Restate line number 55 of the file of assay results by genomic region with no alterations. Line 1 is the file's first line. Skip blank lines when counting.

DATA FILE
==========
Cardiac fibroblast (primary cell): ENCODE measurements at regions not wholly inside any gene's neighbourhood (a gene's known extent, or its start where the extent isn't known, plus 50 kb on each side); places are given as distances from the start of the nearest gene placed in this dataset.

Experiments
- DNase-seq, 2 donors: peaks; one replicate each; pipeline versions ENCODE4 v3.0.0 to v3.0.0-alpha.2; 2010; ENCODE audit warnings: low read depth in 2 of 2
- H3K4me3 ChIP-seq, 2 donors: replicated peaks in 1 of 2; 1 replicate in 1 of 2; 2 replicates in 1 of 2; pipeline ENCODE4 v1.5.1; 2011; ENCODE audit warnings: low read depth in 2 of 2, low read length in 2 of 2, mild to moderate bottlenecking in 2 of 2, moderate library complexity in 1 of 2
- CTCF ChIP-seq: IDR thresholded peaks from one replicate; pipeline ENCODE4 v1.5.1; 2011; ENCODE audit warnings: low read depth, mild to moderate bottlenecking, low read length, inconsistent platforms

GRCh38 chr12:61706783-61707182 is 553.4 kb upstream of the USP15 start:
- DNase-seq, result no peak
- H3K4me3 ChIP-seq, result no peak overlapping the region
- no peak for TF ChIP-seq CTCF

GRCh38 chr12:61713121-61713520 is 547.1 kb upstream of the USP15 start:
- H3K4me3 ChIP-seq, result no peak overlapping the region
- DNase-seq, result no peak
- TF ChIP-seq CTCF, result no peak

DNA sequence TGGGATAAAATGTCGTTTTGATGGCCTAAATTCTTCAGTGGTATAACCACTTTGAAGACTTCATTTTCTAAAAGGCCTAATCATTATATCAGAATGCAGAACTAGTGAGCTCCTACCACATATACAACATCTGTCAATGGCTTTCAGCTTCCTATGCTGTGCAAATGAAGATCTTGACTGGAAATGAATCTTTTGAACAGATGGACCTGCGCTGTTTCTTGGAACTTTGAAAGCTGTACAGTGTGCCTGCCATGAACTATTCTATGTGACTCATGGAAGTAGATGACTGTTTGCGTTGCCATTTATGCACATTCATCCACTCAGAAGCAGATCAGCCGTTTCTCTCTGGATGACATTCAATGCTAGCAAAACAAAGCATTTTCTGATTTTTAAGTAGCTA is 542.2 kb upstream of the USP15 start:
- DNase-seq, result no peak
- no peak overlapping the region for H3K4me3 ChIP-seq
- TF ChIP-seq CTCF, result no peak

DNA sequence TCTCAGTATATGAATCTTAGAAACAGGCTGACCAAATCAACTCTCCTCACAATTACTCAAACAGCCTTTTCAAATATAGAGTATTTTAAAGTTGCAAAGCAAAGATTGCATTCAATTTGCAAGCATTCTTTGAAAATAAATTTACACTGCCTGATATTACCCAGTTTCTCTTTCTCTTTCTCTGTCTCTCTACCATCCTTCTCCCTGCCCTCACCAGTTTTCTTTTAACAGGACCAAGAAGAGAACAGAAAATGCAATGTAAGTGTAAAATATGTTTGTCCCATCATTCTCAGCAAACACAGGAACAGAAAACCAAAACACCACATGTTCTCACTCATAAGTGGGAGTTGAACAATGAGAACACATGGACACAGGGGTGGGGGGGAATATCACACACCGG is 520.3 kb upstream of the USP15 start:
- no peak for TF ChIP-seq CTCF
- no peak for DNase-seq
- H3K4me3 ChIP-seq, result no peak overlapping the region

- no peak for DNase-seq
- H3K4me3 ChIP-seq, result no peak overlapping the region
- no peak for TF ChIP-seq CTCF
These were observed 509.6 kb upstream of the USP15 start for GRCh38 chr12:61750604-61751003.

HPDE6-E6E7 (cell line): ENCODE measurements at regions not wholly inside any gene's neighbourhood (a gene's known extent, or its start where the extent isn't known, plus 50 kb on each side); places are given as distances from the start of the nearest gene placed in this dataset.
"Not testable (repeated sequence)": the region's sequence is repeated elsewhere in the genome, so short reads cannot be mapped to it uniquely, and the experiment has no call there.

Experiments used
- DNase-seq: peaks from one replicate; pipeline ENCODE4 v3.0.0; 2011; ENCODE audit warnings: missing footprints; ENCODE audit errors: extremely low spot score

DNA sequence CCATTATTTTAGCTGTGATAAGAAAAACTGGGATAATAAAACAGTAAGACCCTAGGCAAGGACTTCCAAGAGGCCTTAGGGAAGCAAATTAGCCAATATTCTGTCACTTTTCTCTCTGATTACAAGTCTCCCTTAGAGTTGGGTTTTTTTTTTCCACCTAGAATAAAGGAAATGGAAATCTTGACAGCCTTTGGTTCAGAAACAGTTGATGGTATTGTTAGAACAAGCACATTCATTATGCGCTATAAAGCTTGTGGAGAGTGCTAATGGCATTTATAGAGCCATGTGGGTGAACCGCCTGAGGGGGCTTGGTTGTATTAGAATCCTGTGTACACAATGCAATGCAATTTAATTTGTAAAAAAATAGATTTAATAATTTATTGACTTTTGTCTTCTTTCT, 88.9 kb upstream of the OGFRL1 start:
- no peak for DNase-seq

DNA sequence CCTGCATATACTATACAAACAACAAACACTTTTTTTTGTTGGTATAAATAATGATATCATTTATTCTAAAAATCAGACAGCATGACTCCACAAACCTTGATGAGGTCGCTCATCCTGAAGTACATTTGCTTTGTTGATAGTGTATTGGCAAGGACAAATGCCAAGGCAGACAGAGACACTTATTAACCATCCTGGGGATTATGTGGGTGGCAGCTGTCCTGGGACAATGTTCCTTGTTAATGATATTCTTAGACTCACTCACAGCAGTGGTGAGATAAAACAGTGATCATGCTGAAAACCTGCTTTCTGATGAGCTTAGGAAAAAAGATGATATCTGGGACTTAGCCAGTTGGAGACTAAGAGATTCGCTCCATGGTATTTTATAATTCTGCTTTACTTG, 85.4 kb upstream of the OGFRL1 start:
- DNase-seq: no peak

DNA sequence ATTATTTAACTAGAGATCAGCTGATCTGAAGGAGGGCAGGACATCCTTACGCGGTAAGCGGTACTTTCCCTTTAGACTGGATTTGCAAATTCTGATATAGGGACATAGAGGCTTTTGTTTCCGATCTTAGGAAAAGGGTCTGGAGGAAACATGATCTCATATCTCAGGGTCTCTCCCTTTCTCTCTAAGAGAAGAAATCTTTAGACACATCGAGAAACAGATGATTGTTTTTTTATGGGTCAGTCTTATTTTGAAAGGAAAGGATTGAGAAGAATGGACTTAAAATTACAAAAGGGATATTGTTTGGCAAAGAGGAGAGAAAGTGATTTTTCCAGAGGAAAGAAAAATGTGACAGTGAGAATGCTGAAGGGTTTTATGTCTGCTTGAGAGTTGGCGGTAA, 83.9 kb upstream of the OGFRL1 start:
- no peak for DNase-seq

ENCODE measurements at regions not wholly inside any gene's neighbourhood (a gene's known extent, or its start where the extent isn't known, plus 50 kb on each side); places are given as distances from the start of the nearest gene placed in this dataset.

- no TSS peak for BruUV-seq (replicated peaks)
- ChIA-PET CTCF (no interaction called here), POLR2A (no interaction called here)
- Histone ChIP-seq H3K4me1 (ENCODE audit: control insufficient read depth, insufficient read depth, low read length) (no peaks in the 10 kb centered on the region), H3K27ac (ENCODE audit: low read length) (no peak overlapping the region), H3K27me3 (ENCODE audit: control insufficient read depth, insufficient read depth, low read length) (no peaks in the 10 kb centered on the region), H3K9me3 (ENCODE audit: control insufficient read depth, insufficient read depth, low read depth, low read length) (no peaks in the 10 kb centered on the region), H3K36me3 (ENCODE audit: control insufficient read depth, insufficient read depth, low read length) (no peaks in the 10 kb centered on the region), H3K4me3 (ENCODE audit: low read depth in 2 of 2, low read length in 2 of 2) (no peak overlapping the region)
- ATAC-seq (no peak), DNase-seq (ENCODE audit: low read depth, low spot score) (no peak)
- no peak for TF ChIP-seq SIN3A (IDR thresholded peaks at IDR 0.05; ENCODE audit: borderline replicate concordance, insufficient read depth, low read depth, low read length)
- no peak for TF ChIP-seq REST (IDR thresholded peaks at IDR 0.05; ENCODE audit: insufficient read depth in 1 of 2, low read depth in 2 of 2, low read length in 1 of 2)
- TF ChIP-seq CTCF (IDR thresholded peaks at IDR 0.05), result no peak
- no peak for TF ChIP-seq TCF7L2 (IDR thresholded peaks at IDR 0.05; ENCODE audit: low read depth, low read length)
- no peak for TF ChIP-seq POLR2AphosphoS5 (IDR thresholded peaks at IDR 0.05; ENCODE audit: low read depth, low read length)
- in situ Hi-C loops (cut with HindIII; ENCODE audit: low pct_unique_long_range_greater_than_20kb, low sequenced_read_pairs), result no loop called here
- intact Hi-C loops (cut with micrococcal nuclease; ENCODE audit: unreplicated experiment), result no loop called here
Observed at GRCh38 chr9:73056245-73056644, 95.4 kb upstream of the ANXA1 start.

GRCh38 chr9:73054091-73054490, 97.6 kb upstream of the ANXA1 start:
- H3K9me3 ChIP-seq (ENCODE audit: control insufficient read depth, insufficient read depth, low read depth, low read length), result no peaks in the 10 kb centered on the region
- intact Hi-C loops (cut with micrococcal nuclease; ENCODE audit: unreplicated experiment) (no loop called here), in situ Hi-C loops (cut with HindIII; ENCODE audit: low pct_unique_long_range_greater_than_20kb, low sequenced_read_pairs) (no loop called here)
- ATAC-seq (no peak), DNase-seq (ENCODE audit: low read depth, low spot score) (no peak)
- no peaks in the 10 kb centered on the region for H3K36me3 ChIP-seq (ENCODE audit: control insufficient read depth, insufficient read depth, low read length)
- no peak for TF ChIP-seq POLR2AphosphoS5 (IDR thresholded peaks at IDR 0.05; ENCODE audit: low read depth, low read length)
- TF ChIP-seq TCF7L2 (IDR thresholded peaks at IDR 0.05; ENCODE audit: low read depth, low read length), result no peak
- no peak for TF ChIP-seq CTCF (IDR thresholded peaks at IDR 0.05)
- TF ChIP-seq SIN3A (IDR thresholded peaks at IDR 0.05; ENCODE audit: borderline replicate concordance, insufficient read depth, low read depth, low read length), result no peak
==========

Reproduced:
- TF ChIP-seq TCF7L2 (IDR thresholded peaks at IDR 0.05; ENCODE audit: low read depth, low read length), result no peak